Apple’s iPhone, The Game Changer of Smartphones
TABLE OF CONTENTS
Did it unfold rapidly or did it take a long time to develop as it evolved through various incarnations?
Did the innovation change “the rules of the game”?
Was there another parallel innovation/development that “enabled” this innovation to take root?
Did it lead to the displacement of some competitors, with their positions being assumed by newer players in the industry?
How have customers responded to the innovation?
Trace the genesis of the innovation. What lead to it?
Was necessity the mother of the innovation or was it serendipity?
How has the innovation affected the market dynamics (customer choices, competitor behaviors, supplier behavior)?
In many ways the Smartphone as an industry has absolutely taken off over the past 5 years and this is mainly down to Apple and the I-Phone. This is primarily down to the fact that they affectively changed what we define as a “Smartphone”. However some of the ideas have been around for a lot longer than you think. The first ever “Smartphone” developed was the IBM Simon which was released August 16, 1994. It was the first cell phone to include telephone and PDA features together in one device.
The first mainstream “Smartphone” released in the United States was theKyocera 6035 in February 2001. The device incorporated a flip that allowed part to be used as a phone and part as a PDF.
However the Smartphone which I think really took the market by storm was the Blackberry. It was first released as an email paged in 1999 and was the dominant player of smart phones for much of the early part of the Millennium. Pretty much the majority of us had a blackberry at some point and applications such as BBM made it them very popular.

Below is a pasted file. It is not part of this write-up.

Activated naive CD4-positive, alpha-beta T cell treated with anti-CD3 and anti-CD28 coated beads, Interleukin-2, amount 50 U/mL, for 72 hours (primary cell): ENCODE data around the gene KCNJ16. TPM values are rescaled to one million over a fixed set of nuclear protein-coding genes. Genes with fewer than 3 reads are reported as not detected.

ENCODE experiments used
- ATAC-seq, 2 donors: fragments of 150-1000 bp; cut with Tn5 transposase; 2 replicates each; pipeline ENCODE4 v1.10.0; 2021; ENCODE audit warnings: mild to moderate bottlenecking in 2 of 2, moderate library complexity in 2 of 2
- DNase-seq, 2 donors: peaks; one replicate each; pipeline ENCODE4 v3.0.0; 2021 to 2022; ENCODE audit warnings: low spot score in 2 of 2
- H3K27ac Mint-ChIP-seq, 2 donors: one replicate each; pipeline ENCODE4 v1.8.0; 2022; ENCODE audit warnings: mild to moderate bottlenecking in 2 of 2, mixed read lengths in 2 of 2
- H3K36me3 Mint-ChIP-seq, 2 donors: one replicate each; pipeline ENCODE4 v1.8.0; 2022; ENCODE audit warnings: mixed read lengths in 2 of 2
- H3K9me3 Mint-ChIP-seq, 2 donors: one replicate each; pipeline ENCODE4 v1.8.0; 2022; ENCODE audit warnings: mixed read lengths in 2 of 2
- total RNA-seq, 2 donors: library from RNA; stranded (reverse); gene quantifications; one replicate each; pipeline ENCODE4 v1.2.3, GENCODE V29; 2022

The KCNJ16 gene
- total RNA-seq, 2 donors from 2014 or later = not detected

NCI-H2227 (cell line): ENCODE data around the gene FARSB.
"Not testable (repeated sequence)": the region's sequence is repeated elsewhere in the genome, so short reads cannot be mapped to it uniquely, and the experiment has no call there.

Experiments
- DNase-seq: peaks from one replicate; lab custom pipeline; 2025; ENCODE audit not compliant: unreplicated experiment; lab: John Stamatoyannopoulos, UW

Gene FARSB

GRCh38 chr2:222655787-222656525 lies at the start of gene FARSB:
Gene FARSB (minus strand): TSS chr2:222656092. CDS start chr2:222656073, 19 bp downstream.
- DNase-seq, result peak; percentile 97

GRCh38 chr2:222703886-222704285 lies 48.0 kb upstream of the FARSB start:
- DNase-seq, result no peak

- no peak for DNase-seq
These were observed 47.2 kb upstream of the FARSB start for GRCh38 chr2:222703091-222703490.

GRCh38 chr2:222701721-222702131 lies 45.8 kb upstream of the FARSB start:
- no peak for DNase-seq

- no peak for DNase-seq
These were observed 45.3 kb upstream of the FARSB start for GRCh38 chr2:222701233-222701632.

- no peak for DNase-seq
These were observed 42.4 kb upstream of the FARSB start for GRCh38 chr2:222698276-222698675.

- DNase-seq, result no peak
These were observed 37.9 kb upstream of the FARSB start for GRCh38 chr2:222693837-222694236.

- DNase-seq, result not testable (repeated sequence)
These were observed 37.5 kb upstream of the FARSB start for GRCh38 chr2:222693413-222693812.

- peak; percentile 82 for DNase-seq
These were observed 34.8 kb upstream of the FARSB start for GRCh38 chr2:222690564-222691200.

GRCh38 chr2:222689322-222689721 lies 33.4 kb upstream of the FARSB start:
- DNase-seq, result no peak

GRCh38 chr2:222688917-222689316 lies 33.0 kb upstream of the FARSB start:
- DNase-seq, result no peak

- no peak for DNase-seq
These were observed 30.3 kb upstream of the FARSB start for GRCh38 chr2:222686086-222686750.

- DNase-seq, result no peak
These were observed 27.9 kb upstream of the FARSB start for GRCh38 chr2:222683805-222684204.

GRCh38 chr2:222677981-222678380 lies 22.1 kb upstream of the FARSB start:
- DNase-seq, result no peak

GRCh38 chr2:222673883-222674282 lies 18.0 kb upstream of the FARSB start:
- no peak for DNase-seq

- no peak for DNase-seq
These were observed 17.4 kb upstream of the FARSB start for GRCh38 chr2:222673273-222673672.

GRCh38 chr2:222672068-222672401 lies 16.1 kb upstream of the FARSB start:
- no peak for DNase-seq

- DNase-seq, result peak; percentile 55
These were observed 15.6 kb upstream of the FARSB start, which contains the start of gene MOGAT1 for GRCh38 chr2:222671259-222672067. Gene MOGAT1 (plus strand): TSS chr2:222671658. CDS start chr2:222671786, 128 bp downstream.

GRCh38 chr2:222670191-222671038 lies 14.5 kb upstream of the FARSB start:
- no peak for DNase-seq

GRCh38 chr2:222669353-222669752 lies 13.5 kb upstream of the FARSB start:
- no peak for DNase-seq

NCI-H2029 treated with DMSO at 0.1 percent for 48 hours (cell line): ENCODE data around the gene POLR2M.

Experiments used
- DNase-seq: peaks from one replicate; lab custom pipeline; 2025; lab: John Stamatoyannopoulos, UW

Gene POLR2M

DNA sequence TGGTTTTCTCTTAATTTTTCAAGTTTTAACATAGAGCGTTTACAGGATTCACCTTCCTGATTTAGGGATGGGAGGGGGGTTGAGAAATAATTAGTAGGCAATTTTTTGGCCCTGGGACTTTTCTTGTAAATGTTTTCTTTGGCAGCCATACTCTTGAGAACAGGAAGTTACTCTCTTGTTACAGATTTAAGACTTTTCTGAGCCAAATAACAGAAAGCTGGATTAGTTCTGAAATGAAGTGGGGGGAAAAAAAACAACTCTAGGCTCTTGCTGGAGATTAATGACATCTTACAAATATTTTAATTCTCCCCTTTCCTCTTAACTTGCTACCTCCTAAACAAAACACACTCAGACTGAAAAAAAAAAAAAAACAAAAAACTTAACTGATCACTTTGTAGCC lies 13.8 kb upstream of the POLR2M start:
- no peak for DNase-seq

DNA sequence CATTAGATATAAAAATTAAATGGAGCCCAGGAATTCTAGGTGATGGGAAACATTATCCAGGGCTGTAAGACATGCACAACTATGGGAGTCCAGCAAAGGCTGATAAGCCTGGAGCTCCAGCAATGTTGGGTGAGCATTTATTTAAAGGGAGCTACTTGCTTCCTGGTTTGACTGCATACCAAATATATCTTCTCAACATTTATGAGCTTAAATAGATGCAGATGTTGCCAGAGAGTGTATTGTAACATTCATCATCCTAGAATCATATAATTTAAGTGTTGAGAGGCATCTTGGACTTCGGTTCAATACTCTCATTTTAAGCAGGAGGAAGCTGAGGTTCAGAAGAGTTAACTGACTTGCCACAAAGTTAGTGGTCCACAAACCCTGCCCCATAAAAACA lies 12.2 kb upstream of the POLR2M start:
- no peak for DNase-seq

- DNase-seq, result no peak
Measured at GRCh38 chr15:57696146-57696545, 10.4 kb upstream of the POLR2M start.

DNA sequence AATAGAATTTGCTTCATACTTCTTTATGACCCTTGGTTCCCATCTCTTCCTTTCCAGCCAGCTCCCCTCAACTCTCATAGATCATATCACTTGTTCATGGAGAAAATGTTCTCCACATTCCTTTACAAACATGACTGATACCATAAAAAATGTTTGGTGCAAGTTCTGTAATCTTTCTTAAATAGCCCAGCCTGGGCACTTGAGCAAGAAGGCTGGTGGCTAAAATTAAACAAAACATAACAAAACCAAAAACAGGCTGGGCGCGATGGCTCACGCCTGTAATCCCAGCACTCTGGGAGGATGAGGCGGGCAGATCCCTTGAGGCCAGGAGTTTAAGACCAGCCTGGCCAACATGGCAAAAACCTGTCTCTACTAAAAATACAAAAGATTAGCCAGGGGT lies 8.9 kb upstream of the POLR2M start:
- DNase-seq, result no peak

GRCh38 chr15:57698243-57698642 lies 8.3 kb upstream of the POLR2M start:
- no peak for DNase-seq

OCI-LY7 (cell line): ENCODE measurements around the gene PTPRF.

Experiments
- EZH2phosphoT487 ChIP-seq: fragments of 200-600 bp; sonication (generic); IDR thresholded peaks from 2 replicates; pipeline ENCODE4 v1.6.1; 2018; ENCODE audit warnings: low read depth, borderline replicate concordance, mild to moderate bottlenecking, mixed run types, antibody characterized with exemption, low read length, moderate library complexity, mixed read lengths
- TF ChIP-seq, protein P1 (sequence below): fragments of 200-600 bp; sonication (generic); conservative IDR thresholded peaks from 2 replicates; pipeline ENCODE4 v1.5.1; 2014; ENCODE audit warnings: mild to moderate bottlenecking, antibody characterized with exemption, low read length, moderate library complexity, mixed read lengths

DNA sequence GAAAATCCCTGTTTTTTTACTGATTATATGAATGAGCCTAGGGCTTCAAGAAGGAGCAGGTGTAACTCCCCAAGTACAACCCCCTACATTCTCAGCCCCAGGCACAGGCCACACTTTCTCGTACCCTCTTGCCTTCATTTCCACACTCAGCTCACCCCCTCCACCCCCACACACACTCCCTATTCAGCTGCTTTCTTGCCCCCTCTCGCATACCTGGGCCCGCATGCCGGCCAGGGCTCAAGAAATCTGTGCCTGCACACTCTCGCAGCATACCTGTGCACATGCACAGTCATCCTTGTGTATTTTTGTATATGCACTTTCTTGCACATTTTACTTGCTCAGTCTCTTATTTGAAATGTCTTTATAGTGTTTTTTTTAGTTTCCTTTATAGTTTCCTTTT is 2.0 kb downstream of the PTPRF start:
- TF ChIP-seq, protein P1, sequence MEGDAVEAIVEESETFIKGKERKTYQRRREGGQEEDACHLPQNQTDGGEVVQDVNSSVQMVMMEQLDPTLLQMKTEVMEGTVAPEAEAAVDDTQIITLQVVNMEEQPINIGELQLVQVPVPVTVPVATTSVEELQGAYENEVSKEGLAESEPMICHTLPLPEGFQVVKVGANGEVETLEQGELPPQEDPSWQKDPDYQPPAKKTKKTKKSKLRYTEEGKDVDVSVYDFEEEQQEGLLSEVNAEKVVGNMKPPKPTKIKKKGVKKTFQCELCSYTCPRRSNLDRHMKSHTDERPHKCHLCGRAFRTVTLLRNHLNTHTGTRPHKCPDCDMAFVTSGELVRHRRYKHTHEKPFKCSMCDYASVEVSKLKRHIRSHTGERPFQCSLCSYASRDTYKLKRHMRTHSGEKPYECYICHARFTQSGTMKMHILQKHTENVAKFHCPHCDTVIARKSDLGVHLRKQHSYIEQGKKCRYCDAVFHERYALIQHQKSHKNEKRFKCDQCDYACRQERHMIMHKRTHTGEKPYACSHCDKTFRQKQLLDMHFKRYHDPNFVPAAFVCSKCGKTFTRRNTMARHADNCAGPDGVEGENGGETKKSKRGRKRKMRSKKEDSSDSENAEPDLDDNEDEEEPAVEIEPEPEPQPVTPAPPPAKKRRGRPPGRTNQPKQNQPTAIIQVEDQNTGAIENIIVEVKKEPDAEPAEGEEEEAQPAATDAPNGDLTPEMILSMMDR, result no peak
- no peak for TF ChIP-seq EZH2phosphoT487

Although not a Phone in any way the IPOD creation from Apple was the product that allowed the concept of combining the two to even be a possibility. Affectively today an IPod is just an I phone without the cellular use. In January 2007 Apple released the very first I phone, which in our opinion was the biggest day in the history of the “Smartphone” market. The way that a phone and iPod were combined had not been thought of and was years ahead of its time. Current competitors Nokia, Palm, Microsoft, RIM(Blackberry) did not last long, and the introduction of the Android a few years later pretty much killed them off. The main improvements have been seen in the I phone 3 and then I phone 4s, which is why there was such disappointment in the I phone 5, despite still being a good phone and improving, it just didn’t meet up to their usual high levels of innovation that consumers were expecting. In our opinion the creation of the I-phone completely changed the game in terms of Smartphone development. When they released the phone Apple said, ‘Forget everything you know about smart phones’, and we all did. The software on other phones suddenly became extremely dated and other competitors struggled to keep up with the rapid innovation of Apple. The other main thing was the fact that the screen became purely a touch screen. There was no longer a need for keyboards, and all the hand movements and gestures worked in ways we had never imagined and seen before.
The exceptional operating system of the I-phone 4 eventually left Blackberry to fall by the way side. The once market leader which had prided itself on being for “business men” suddenly looked very dated. It was no longer any easier to use for email than the I-phone and therefore no longer had any competitive advantages, leading the weaknesses to become even more apparent. In all, credit to them despite struggling initially, Google and the droid operating system have come back very strong in the past few years. The Samsung Galaxy has caught up, and in many people’s options has finally overtaken in phone in terms of the best Smartphone on the market. The relatively disappointing I phone 5 coupled...
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16. Apple ripples trouble multi-billion dollar pool of suppliers. (2013, April 22). Retrieved from http://appleinsider.com/articles/13/04/22/apple-ripples-trouble-multi-billion-dollar-pool-of-suppliers
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